After examining the photo I’ve indicated, Martha is the first to speak.  “Why, that’s outrageous,” she says.  “It’s none of his business who is married and who is not!”

        I am amused that that’s the item she finds the most objectiona­ble.

        “Ian was right,” Mary says softly.  “Part of me thought he was being ridiculous.  No one could possibly behave that way in a profes­sional situation.” 

        I remember her telling me not to be naive, and I have to bite my tongue to keep from saying Who’s being naive now?

        “I almost can’t believe it myself,” I say, “but part of me feels, well, vindicated, I guess.”  Mary looks at me with compassion and I think she understands.  “I knew there had to be something wacky going on. Either that or I was losing my mind.”

        “What are you going to do now?” Martha asks, and I shake my head.

        “I don’t know,” I tell her.  “But how can I take anything he says seriously from now on?  I feel like I have to tell him I know what he’s doing, but I also wonder if there’s some way I could…”

        “Could what?” Mary asks, and I see the slow smile playing around her lips.  “Use the information against him?”

        “Oh, no,” Martha says vehemently.  “You don’t know what you’re messing with if you try that.”  She’s shaking her head and the sane part of me knows she’s right.

        “But it’s just so….wrong!”  I tell her.

        “You have no idea the legal resources available in a district this size,” she says.  “They’d chew you up and spit you out just for fun.”

        Mary gives a humorless laugh.  “Come on, Martha, what’s Wendy supposed to do?  Lay down and let them walk all over her?”

        Martha appears to be considering just what my choices are.  “How likely is it that he knows you snooped in his binder?” she asks me.

        “Totally unlikely,” I say, “unless he just happened to look inside his office from the school bus where he was having fisticuffs with a bus driver.”  I smile for a moment at that thought.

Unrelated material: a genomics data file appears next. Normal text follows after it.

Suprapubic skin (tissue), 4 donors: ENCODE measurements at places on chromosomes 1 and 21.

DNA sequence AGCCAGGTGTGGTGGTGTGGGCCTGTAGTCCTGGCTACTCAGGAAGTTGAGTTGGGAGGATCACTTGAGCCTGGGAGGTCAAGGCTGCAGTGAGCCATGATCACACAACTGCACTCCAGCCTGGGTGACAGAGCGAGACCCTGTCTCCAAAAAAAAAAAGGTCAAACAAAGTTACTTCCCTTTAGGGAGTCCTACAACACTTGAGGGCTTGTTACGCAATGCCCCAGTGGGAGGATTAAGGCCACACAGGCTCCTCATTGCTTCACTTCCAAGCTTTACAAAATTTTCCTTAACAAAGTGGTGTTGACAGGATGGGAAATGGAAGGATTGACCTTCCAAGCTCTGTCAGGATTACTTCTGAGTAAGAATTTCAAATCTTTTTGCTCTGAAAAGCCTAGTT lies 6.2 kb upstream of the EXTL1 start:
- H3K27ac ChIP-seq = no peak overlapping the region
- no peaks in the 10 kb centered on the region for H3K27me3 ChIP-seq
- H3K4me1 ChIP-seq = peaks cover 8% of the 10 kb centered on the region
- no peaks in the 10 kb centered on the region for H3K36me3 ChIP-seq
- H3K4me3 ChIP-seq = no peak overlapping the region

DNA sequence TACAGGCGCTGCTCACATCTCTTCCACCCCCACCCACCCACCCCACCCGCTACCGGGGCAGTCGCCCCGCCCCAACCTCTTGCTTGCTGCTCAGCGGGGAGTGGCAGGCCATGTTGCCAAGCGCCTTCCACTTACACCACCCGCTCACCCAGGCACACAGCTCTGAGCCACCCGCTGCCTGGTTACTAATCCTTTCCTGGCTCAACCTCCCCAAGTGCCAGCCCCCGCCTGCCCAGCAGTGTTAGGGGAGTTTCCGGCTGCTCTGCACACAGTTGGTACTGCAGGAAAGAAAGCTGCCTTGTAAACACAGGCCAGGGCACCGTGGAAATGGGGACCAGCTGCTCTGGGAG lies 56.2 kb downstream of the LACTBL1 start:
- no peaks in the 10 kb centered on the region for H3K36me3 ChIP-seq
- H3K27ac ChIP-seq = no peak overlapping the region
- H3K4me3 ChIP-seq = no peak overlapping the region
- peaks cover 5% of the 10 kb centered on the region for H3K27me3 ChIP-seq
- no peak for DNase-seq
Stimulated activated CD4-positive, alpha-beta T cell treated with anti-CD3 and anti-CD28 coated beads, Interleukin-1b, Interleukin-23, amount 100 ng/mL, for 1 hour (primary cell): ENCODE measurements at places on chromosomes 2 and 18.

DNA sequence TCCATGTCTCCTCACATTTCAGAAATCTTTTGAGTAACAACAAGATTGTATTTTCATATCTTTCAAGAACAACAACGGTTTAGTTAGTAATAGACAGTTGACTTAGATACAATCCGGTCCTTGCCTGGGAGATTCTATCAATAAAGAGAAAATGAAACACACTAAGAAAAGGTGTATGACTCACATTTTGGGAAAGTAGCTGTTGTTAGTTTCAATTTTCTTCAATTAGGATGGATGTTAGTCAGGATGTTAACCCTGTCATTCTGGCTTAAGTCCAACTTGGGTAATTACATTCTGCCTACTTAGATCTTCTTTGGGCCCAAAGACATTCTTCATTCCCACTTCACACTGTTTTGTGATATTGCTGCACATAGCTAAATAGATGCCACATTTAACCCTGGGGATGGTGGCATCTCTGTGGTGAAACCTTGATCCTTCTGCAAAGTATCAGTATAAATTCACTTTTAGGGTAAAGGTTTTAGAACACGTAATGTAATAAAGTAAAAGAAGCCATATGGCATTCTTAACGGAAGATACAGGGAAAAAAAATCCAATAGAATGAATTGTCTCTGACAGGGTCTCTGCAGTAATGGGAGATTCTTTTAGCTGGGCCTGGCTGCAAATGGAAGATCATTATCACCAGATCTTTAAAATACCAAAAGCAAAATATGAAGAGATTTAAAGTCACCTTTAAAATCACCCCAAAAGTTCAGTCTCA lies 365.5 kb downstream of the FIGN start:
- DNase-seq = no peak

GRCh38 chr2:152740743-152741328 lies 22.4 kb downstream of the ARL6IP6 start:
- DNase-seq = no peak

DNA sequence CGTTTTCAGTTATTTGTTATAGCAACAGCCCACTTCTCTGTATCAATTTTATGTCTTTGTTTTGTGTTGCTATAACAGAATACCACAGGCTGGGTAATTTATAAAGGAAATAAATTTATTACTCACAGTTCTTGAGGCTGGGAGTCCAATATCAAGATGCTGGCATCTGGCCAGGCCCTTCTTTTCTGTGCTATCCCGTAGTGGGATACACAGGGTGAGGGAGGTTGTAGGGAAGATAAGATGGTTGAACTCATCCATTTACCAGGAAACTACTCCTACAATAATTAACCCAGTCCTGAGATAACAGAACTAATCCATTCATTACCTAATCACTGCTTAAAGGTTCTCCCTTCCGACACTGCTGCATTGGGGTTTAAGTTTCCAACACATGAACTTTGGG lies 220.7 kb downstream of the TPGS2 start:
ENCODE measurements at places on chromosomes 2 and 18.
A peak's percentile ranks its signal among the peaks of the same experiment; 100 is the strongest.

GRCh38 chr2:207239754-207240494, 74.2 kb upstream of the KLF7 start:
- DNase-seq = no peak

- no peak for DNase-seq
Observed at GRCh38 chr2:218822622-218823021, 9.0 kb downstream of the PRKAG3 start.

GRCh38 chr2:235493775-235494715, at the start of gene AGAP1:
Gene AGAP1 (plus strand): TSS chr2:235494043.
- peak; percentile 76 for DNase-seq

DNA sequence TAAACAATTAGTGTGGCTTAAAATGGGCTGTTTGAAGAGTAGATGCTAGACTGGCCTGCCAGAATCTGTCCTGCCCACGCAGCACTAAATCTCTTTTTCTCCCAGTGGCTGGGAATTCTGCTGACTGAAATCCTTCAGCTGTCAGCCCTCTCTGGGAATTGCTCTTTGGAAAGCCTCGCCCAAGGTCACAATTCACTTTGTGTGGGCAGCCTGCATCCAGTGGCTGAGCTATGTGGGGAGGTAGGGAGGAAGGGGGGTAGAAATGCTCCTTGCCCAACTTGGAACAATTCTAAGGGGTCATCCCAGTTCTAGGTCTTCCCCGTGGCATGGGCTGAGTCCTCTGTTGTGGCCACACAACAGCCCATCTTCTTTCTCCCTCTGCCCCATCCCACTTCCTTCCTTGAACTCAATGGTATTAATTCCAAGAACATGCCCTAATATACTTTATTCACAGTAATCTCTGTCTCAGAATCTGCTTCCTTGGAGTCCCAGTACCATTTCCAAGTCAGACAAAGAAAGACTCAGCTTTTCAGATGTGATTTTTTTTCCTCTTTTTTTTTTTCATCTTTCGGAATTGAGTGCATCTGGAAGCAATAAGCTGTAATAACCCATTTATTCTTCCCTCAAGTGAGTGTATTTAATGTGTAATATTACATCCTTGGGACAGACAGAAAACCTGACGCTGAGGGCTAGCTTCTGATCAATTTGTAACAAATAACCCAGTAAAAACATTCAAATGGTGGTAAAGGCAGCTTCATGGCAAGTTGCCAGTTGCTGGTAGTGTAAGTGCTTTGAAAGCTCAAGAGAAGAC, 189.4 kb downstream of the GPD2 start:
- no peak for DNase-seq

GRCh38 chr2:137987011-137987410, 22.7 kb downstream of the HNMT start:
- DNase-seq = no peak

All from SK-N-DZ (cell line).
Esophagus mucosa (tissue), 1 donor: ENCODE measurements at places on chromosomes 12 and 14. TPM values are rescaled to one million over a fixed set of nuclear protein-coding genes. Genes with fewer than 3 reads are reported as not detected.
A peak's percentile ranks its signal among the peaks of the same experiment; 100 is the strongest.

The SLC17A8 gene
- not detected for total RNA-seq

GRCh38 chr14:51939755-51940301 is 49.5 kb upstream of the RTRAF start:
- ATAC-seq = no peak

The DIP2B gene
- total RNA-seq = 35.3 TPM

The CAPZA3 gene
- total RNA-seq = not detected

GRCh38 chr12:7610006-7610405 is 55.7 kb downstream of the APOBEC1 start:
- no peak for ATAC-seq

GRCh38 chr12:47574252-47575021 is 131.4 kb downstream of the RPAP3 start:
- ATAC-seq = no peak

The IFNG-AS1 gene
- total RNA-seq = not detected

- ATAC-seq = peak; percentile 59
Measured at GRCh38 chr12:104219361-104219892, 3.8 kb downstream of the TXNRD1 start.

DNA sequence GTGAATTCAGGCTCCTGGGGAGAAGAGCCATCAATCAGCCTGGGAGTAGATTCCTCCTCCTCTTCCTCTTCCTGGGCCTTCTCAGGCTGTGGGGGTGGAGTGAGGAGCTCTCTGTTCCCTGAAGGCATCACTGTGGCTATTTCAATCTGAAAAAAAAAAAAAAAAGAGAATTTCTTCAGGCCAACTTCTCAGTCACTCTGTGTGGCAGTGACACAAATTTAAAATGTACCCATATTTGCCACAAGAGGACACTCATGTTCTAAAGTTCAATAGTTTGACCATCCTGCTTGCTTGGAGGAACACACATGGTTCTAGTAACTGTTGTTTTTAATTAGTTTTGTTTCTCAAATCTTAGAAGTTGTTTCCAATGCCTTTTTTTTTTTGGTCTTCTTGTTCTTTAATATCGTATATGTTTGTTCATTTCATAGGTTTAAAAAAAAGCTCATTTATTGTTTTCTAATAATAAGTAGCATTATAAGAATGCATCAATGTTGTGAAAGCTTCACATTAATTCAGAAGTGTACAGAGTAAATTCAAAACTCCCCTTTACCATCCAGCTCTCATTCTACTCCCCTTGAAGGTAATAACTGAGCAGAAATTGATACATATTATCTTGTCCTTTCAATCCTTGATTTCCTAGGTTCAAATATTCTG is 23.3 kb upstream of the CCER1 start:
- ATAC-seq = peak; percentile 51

“Which he could have done,” Martha says.   “Anything’s possi­ble.”

        I supposed it was.  “Then what do you suggest?”  I ask her.

        Mary jumps in with, “I say we run a sting on him!”

        I stare at her with my mouth open, a slow smile beginning to overtake my features.  When Mary’s been drinking, she comes up with the best ideas.

        “Play his game back at him,” Mary says, and Martha snorts.

        “I think you’ve been watching too many James Bond movies,” she says dryly, but smiles in my direction. 

        “I think it’s the wine talking,” I say to Martha, my eyes on Mary’s nearly-empty wine glass.  “Tell me more.”

        “Okay,” says Mary.  “Here’s what we do.”

        I lean forward so I can hear this top-secret, super-sneaky plan.

        “We align strategies in the classroom,” she says.  “You and I.  Everything the same.”  She waits for me to realize what she is getting at, and I hope I don’t disappoint her when I just continue staring.

        “He’s been giving me kudos all year,” she prods helpfully, still waiting for the light to dawn.

        “Ah!”  I finally say.   “So when we collect the evidence of his dif­ferent evaluations of the very same teaching styles,” I pause, taking a rather generous gulp of my wine, “we’ll have him!”

        Martha sits as if in disbelief of what she is hearing.  “Have him how?” she finally asks.

        Mary and I stare at each other and then burst into laughter.  “I don’t know yet,” I admit, “but we will have him.”